The Routledge Companion to Digital Journalism Studies offers an unprecedented collection of essays addressing the key issues and debates shaping the field of Digital Journalism Studies today.
Across the last decade, journalism has undergone many changes, which have driven scholars to reassess its most fundamental questions, and in the face of digital change, to ask again: ‘Who is a journalist?’ and ‘What is journalism?’. This companion explores a developing scholarly agenda committed to understanding digital journalism and brings together the work of key scholars seeking to address key theoretical concerns and solve unique methodological riddles.
Comprising 58 original essays from distinguished academics across the globe, this Companion draws together the work of those making sense of this fundamental reconceptualization of journalism, and assesses its impacts on journalism’s products, its practices, resources, and its relationship with audiences. It also outlines the challenge presented by studying digital journalism and, more importantly, offers a first set of answers.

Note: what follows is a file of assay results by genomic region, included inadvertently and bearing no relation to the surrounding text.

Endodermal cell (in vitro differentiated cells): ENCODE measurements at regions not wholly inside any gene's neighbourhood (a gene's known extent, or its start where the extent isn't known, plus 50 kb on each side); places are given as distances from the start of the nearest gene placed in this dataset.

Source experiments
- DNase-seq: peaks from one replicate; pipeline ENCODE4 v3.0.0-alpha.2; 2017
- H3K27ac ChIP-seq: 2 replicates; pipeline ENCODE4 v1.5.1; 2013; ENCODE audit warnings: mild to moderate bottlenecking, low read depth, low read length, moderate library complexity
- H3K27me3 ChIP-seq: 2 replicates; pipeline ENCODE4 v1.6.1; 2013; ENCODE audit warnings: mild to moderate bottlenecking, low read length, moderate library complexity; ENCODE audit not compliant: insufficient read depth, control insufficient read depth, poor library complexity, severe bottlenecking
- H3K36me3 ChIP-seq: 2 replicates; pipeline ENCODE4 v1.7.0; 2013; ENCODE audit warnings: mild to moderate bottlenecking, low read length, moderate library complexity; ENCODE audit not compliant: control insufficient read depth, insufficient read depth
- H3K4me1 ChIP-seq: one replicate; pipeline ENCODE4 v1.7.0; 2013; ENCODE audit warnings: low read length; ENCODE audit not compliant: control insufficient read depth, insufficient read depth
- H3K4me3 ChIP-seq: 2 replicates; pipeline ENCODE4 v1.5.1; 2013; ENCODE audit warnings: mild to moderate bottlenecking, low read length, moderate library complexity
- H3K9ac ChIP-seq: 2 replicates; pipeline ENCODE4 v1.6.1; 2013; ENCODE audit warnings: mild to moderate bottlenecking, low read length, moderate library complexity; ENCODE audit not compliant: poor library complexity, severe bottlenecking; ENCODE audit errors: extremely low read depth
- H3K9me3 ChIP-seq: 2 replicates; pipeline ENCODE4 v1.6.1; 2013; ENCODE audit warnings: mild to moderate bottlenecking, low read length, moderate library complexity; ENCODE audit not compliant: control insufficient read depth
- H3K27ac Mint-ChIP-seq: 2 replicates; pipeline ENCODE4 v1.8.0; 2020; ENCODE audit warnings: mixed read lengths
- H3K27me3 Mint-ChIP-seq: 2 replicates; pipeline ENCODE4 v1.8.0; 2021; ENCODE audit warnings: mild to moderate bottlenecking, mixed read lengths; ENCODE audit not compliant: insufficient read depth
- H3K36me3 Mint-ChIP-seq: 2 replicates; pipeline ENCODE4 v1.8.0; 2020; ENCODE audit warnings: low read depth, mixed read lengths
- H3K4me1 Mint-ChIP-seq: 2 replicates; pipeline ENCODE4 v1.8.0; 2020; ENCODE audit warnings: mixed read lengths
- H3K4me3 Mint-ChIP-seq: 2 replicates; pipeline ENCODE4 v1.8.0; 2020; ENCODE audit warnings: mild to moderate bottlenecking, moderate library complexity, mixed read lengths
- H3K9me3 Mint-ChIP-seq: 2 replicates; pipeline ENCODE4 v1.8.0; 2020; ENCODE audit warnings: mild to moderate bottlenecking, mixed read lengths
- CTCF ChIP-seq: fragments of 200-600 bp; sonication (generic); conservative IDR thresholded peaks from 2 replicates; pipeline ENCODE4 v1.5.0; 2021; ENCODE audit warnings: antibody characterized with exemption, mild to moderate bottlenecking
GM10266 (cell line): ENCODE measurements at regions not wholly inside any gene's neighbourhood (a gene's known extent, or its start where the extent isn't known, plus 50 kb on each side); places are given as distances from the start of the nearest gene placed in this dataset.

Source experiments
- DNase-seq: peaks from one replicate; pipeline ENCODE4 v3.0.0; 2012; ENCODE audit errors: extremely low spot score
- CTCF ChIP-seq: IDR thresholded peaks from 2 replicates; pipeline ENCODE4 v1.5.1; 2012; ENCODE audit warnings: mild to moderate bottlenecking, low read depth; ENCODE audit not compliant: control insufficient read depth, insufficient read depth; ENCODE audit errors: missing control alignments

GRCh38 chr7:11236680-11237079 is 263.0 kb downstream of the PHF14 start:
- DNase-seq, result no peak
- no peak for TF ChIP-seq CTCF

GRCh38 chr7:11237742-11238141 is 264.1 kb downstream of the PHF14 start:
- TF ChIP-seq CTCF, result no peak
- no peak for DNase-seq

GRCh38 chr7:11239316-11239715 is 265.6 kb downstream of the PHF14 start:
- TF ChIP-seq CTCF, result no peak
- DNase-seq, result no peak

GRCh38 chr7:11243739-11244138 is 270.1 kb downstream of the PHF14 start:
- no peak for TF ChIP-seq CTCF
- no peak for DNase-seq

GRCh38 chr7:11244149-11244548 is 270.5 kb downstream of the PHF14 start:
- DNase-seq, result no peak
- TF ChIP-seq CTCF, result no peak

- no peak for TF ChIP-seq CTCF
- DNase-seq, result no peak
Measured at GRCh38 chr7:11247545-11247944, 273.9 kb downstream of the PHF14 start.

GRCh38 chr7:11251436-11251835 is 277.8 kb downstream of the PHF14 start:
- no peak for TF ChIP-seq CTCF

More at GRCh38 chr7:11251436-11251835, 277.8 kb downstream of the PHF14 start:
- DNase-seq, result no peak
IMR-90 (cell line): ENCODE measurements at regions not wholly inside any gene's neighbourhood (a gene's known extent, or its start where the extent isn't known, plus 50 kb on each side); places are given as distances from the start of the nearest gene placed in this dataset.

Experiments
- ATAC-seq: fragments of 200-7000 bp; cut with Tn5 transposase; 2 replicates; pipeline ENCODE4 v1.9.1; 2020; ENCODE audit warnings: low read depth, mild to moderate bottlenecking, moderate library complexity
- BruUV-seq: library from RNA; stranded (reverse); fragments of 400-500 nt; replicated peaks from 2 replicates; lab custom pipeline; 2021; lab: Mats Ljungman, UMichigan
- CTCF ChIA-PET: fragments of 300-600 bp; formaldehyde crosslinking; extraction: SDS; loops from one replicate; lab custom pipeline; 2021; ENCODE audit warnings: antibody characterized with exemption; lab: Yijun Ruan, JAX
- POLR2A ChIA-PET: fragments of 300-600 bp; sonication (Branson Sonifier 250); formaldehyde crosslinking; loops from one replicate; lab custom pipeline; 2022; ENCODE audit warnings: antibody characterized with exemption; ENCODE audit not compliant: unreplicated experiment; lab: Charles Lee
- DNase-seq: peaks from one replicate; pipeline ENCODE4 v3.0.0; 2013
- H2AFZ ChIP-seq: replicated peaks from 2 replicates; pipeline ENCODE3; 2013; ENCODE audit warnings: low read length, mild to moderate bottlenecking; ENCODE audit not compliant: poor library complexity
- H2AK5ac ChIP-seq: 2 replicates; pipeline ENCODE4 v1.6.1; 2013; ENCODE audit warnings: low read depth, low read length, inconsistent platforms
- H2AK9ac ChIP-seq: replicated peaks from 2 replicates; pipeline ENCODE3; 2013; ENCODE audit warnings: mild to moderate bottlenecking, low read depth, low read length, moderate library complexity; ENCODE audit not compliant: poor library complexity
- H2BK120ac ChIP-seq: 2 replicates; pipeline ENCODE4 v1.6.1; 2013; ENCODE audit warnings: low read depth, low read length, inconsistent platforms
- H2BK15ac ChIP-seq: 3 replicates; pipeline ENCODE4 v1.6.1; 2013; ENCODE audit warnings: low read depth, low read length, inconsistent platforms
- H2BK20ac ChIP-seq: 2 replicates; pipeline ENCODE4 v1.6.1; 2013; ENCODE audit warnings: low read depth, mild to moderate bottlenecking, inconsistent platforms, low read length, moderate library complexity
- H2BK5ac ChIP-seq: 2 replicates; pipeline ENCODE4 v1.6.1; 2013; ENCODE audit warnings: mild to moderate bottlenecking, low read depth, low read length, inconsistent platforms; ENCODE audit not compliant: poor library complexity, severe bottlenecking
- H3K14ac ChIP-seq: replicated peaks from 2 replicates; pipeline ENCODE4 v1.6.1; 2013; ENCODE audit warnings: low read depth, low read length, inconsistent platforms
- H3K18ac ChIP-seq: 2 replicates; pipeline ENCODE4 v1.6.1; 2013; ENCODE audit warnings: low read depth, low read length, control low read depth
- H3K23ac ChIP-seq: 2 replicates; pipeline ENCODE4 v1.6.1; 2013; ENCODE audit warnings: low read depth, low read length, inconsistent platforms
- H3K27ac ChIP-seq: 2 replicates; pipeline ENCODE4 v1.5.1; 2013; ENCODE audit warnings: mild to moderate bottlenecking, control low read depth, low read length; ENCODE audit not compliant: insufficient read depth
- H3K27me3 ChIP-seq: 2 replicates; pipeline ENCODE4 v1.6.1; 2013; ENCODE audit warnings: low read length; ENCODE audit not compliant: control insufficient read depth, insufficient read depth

This collection is the very first of its kind to attempt to distinguish this emerging field as a unique area of academic inquiry. Through identifying its core questions and presenting its fundamental debates, this Companion sets the agenda for years to come in defining this new field of study as Digital Journalism Studies, making it an essential point of reference for students and scholars of journalism.
Table of Contents
Introduction: Defining Digital Journalism Studies
Scott A. Eldridge II and Bob Franklin
Part I – Conceptualizing Digital Journalism Studies
- What’s Digital? What’s Journalism
- Deconstructing Digital Journalism Studies
- Digital Journalism Ethics
- The Digital Journalist: The journalistic field, boundaries, and disquieting change